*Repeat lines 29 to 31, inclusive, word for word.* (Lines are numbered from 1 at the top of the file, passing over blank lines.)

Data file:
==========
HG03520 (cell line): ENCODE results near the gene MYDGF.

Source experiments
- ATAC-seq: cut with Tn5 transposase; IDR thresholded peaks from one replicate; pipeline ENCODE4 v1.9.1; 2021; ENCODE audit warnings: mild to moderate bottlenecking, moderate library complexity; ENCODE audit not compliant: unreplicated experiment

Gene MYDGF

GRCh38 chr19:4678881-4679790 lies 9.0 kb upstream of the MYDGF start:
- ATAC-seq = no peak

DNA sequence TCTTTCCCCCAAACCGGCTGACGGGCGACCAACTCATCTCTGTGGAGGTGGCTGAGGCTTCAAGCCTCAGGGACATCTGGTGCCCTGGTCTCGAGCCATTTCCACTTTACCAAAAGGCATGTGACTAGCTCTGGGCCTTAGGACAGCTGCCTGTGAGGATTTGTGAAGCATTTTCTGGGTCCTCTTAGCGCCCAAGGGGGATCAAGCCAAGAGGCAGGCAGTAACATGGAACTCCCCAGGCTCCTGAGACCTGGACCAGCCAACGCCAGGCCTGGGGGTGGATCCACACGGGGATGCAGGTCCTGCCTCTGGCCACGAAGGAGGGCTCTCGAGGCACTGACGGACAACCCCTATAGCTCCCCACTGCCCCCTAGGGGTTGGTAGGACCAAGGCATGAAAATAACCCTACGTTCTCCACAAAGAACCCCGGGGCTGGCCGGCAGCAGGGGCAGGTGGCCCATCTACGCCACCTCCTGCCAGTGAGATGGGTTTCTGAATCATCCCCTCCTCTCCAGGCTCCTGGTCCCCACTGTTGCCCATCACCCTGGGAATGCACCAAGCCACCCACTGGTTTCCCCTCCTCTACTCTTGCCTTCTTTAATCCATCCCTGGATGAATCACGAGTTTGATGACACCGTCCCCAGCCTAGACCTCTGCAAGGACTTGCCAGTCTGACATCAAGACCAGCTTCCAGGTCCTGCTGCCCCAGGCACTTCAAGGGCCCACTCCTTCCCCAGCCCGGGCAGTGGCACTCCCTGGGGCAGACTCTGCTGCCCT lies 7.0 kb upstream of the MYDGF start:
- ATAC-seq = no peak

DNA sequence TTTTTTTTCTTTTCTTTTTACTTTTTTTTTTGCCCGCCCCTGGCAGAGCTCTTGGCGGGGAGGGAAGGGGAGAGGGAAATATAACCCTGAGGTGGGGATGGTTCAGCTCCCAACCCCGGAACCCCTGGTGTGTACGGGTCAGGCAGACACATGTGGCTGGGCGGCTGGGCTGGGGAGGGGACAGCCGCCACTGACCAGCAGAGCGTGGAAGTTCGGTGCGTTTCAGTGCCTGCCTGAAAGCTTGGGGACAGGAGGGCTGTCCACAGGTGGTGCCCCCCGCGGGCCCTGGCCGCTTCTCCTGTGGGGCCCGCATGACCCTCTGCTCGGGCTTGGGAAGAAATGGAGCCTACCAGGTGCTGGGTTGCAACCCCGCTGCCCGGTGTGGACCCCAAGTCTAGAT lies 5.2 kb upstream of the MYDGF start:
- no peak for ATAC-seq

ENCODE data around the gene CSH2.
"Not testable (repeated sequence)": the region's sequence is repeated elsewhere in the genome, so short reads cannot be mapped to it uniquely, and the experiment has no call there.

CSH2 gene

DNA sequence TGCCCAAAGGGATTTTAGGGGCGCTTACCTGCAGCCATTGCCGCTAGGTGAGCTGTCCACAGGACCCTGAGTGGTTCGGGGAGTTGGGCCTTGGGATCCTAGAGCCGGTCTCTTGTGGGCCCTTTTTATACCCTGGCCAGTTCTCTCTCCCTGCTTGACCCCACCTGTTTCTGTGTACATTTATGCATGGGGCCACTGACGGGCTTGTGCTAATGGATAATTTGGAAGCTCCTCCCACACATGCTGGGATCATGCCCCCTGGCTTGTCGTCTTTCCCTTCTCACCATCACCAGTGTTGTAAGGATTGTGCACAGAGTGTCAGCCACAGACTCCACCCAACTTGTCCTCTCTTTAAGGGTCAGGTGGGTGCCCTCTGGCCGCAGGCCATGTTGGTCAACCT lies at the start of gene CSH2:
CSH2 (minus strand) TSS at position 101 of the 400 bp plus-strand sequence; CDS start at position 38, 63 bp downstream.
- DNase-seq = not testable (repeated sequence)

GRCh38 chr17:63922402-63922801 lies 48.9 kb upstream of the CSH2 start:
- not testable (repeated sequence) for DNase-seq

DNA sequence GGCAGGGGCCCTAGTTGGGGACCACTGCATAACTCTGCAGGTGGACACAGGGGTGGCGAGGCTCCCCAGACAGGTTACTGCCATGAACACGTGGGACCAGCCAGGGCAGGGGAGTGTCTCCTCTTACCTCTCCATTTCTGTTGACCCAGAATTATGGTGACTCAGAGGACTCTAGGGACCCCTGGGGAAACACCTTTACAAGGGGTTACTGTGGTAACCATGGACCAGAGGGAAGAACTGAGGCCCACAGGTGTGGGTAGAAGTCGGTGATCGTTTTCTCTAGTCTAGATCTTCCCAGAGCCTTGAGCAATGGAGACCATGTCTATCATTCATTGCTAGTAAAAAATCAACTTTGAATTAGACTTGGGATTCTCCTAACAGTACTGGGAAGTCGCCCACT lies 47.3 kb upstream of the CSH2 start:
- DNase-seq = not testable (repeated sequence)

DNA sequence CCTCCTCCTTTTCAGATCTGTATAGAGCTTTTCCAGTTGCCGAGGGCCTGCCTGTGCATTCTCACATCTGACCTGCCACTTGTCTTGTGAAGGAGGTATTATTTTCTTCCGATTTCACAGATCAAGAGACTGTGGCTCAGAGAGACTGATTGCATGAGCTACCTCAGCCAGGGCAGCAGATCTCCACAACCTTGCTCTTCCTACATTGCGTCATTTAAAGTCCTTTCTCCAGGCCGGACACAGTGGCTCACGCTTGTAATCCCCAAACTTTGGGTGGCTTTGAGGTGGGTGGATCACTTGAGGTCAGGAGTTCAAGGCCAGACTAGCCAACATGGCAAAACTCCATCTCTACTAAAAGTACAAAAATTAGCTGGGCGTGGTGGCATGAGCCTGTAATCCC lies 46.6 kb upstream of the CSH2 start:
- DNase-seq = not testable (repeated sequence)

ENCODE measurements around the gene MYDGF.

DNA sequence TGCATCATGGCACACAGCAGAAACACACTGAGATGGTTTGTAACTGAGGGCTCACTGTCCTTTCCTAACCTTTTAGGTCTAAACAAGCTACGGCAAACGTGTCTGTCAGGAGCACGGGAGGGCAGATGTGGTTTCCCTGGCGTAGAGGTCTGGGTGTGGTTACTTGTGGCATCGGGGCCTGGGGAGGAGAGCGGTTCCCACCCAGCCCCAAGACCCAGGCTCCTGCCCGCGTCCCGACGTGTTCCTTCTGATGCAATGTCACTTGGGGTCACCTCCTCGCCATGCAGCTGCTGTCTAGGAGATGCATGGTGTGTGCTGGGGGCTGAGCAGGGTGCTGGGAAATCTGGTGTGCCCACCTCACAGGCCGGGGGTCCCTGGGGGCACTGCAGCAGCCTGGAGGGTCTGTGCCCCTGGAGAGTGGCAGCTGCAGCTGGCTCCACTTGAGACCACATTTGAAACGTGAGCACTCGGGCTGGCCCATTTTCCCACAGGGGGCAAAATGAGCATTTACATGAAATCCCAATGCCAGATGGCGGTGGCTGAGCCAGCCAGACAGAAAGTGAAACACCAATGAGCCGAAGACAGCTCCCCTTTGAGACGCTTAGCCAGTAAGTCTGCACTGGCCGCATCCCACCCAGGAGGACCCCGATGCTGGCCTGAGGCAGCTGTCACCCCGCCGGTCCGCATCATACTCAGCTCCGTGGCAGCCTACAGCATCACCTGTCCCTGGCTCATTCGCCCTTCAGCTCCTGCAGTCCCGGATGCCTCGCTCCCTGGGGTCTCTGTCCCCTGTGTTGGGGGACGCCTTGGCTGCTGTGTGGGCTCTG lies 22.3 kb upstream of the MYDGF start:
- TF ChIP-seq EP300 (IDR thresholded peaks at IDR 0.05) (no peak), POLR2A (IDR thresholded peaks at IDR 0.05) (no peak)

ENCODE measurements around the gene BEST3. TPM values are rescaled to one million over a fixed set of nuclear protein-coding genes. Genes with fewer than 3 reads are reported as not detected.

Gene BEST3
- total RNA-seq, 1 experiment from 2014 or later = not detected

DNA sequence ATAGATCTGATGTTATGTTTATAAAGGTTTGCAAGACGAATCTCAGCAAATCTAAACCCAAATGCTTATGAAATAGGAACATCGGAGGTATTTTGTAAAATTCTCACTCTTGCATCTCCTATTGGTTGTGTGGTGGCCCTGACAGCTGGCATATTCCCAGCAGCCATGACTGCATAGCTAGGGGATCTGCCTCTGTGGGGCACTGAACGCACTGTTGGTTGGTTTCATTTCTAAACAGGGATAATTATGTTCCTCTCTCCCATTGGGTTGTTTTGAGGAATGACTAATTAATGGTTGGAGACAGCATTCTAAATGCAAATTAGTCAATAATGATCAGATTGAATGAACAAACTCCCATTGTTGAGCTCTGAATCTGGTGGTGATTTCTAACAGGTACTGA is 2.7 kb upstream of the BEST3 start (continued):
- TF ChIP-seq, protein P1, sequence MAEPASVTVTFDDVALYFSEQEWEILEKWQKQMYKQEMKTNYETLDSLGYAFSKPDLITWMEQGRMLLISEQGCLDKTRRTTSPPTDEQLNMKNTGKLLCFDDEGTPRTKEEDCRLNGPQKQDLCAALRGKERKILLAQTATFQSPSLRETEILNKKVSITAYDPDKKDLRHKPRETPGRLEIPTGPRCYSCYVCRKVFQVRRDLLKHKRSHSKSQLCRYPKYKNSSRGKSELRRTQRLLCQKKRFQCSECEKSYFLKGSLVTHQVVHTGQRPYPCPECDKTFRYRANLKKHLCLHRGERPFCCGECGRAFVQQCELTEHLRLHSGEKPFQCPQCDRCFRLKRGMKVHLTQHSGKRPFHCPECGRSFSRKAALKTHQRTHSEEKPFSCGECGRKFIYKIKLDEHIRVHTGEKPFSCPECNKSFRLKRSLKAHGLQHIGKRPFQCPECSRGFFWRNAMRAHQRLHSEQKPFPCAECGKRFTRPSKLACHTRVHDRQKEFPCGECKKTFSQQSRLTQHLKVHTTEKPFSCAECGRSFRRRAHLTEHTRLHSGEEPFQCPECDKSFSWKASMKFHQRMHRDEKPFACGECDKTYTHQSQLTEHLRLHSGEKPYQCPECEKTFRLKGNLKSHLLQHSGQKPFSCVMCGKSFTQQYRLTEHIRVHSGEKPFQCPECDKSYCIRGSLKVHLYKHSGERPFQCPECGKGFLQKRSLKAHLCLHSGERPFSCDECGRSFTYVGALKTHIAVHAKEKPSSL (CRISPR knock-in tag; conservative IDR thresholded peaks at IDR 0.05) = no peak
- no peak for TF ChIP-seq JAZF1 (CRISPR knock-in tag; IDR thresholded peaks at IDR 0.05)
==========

DNA sequence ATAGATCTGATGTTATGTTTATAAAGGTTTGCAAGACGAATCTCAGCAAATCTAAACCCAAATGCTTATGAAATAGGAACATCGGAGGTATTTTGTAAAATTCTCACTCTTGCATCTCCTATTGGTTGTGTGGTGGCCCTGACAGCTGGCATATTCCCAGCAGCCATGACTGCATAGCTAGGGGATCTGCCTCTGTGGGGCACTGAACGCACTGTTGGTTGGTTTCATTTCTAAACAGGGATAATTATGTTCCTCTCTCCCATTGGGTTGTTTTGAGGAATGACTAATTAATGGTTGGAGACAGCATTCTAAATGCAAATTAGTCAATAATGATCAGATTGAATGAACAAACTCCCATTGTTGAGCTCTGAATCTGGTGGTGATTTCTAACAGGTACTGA is 2.7 kb upstream of the BEST3 start (continued):
- TF ChIP-seq, protein P1, sequence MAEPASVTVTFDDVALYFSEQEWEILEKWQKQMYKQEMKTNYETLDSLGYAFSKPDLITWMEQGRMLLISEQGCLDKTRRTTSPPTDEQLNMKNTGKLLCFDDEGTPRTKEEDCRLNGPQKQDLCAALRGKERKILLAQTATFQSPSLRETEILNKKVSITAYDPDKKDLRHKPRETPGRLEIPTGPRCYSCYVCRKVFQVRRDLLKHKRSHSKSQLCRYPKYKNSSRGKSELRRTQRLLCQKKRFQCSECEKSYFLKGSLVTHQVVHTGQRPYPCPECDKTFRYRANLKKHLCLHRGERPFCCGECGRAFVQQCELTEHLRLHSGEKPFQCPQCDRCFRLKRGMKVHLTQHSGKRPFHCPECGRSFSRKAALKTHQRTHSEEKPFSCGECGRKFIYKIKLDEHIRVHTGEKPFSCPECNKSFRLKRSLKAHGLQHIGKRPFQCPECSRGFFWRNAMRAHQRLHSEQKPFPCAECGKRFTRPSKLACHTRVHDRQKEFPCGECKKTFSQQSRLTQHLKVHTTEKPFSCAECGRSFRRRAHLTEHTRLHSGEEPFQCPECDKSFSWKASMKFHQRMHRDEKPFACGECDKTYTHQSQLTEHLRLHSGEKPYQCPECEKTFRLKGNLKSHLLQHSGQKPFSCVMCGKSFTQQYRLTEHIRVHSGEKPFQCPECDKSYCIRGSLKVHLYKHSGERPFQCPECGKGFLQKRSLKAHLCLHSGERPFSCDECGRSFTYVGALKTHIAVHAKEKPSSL (CRISPR knock-in tag; conservative IDR thresholded peaks at IDR 0.05) = no peak
- no peak for TF ChIP-seq JAZF1 (CRISPR knock-in tag; IDR thresholded peaks at IDR 0.05)